“But sometimes you can inadvertently make them a source of your information. This agent can meet the wife of a senior official and thereby have access to this person, it could take years to cultivate it, and this person can unknowingly become an asset to Russian intelligence,” he tells Euronews.
Sleeper agents, explains Nizhnikau, can be normal or even boring, just a family friend “and you would never make the connection there is a foreign intelligence operation going on around you.”
Why would Bulgarians make good Russian spies?
For experts who follow the murky world of international espionage, it’s not much of a surprised that Bulgarians could be involved as sleeper agents for the Kremlin.
“A Bulgarian could be more open to coercion to spy for Russia than a British person,” says Maxime Lebrun from the Hybrid CoE.
“Hybrid-related intelligence is extremely societal, what do they think, what are the expectations of the population, and perhaps how to push on those points skillfully if need be,” he explains.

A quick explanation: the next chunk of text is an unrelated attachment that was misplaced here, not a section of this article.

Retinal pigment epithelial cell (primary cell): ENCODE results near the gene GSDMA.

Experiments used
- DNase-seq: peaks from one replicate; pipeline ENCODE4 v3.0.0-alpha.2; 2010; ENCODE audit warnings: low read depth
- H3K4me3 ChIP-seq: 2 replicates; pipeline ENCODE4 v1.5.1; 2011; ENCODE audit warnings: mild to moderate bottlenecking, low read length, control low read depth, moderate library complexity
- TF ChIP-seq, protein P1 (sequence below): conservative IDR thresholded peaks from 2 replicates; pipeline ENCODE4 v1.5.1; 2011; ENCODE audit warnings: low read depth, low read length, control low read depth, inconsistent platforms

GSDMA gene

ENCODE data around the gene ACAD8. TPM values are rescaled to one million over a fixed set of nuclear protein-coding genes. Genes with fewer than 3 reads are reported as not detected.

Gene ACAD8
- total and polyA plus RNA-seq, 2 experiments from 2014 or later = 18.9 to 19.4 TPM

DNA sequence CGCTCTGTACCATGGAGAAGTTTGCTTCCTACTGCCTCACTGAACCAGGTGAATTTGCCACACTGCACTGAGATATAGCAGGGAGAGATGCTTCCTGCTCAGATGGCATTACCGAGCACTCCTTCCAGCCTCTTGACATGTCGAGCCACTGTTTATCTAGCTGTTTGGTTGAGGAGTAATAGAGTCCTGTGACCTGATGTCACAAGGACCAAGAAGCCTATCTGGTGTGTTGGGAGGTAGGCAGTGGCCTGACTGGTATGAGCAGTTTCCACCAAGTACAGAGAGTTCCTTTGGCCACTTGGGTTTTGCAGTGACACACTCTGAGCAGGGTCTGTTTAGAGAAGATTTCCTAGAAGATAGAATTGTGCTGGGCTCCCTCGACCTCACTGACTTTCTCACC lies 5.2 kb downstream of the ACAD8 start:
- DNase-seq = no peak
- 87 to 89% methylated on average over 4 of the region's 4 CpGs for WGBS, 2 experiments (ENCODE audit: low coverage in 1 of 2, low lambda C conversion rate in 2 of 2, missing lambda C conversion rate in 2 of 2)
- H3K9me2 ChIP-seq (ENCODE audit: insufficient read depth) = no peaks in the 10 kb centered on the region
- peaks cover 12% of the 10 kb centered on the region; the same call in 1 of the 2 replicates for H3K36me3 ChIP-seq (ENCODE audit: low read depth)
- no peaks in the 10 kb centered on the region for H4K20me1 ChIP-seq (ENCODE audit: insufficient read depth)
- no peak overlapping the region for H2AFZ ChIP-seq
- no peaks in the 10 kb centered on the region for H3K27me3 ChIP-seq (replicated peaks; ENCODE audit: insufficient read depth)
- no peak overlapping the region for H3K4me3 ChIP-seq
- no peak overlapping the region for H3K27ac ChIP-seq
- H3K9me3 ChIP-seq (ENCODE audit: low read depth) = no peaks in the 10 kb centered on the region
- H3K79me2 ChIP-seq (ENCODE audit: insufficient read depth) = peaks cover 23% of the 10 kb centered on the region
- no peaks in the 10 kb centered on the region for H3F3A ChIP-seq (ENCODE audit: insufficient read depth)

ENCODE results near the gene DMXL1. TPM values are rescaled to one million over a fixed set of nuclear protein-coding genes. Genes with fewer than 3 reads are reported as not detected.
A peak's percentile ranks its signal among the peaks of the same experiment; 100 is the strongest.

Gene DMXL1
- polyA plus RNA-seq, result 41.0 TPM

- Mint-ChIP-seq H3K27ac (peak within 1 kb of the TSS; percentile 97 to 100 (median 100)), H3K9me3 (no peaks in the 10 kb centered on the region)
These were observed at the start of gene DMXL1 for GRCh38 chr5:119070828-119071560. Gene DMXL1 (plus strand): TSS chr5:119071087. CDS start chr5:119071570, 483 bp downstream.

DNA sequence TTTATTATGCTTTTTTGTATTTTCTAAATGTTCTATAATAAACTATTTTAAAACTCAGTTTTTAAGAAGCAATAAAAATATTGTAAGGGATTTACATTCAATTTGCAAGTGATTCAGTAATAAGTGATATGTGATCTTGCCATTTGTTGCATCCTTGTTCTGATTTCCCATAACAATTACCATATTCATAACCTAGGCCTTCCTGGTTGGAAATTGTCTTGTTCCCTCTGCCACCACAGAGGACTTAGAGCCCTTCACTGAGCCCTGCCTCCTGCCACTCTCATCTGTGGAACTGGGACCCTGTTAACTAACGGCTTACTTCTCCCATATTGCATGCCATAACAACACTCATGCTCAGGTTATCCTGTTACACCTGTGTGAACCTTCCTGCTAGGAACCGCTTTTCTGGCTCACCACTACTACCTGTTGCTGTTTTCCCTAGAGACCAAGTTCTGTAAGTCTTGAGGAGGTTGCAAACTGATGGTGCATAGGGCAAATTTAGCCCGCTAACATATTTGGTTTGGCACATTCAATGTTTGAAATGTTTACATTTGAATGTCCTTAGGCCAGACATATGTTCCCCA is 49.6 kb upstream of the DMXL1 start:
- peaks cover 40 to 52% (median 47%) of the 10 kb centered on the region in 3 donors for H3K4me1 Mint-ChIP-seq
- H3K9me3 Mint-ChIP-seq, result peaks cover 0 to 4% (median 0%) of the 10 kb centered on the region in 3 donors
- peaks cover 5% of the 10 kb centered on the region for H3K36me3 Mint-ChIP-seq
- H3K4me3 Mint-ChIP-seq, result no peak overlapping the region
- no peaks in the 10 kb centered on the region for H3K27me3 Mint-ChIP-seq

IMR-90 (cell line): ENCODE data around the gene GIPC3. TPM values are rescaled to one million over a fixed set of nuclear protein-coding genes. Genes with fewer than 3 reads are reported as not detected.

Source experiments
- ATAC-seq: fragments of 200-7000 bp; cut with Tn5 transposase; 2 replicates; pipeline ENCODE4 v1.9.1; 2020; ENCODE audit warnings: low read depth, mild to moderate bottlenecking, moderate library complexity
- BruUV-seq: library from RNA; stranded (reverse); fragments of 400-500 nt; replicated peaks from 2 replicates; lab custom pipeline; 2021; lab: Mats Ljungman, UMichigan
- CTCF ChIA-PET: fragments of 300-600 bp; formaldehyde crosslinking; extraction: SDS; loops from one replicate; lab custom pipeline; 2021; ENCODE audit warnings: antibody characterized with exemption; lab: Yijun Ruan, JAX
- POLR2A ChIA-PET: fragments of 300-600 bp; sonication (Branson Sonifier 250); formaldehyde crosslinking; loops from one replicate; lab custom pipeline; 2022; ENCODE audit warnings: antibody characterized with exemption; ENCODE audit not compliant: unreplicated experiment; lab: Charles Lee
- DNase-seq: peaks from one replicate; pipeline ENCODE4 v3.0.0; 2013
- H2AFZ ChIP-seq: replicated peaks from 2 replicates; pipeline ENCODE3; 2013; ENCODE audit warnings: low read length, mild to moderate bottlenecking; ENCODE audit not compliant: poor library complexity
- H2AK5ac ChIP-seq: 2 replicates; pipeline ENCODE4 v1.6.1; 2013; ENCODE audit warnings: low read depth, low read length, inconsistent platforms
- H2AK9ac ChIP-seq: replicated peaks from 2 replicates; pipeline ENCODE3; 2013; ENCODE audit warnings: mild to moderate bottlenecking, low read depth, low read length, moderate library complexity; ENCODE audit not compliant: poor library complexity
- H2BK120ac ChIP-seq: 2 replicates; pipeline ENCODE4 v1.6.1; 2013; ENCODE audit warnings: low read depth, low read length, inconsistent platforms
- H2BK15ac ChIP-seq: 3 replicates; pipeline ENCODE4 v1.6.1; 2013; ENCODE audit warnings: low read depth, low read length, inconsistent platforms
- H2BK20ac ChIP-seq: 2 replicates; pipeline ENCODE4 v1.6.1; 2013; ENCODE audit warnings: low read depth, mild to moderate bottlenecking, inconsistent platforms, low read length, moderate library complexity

Once recruited, a new Russian asset might get money to relocate to Britain, there could be money to start a business or to live a normal life – and maybe not even asked to do anything at first, except settle in.
For Ryhor Nizhnikau there’s an even simpler explanation why Bulgarians could be recruited by Russia.
“The countries which were part of this former Communist bloc are one of the major sources for the FSB and GRU recruiting.”
“Maybe they or their family members have been recruited during Communist time, or in the post-Communist legacy times. In Bulgaria or Romania, this is somewhere that Russians have a lot of leverage opportunities and connections for many years,” he says.
“It makes those nations an easier target than recruiting a British person, or potentially sending Russian agents there.”